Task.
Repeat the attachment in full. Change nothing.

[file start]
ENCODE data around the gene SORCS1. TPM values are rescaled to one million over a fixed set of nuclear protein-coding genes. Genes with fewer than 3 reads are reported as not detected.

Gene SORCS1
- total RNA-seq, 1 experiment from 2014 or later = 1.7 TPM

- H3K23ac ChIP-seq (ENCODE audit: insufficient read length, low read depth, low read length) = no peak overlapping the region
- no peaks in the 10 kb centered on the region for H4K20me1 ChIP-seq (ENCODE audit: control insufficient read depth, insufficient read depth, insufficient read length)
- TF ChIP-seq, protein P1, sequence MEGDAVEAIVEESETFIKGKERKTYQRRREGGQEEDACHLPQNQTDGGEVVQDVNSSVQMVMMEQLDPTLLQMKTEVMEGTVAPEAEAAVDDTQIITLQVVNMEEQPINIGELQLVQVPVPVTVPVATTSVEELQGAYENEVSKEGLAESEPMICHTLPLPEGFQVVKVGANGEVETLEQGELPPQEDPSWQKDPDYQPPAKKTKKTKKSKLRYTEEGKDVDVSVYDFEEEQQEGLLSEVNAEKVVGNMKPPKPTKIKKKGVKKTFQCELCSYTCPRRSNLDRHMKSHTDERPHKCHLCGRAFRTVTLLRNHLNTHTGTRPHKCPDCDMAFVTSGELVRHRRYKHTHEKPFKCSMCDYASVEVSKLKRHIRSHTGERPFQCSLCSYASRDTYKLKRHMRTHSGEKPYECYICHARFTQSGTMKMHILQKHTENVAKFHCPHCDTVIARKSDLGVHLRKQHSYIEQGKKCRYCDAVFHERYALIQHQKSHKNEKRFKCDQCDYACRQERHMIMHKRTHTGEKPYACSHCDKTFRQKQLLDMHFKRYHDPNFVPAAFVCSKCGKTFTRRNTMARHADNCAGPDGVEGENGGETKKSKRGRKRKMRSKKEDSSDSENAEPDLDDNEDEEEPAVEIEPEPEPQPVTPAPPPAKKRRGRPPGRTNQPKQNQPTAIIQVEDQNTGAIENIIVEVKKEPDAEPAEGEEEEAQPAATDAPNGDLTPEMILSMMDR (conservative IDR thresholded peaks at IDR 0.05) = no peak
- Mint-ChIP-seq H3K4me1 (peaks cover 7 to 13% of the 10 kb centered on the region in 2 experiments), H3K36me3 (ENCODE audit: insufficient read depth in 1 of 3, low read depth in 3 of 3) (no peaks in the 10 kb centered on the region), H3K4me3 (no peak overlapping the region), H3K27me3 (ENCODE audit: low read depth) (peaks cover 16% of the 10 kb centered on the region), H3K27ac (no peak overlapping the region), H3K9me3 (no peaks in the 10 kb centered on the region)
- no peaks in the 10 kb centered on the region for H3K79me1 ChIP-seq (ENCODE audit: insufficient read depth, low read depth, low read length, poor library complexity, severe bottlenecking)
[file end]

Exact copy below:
ENCODE data around the gene SORCS1. TPM values are rescaled to one million over a fixed set of nuclear protein-coding genes. Genes with fewer than 3 reads are reported as not detected.

Gene SORCS1
- total RNA-seq, 1 experiment from 2014 or later = 1.7 TPM

- H3K23ac ChIP-seq (ENCODE audit: insufficient read length, low read depth, low read length) = no peak overlapping the region
- no peaks in the 10 kb centered on the region for H4K20me1 ChIP-seq (ENCODE audit: control insufficient read depth, insufficient read depth, insufficient read length)
- TF ChIP-seq, protein P1, sequence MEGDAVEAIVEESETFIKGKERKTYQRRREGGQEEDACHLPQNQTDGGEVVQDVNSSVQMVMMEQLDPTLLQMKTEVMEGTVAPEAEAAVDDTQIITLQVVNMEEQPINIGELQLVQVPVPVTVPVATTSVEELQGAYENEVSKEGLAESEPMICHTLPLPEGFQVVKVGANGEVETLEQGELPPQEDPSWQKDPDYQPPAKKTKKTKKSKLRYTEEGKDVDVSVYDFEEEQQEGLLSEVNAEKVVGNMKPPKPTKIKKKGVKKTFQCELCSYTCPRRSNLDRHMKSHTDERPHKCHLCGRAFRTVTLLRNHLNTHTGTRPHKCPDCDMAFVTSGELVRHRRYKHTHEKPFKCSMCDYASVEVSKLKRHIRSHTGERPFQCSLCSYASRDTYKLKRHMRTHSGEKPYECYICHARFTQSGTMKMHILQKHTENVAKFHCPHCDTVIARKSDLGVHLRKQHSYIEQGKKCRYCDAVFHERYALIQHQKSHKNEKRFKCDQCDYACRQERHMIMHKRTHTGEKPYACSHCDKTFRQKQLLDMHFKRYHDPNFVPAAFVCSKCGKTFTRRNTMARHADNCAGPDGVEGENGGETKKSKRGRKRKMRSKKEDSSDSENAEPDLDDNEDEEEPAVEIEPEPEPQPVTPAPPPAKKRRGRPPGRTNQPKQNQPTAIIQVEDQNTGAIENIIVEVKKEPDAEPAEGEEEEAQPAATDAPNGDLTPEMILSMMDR (conservative IDR thresholded peaks at IDR 0.05) = no peak
- Mint-ChIP-seq H3K4me1 (peaks cover 7 to 13% of the 10 kb centered on the region in 2 experiments), H3K36me3 (ENCODE audit: insufficient read depth in 1 of 3, low read depth in 3 of 3) (no peaks in the 10 kb centered on the region), H3K4me3 (no peak overlapping the region), H3K27me3 (ENCODE audit: low read depth) (peaks cover 16% of the 10 kb centered on the region), H3K27ac (no peak overlapping the region), H3K9me3 (no peaks in the 10 kb centered on the region)
- no peaks in the 10 kb centered on the region for H3K79me1 ChIP-seq (ENCODE audit: insufficient read depth, low read depth, low read length, poor library complexity, severe bottlenecking)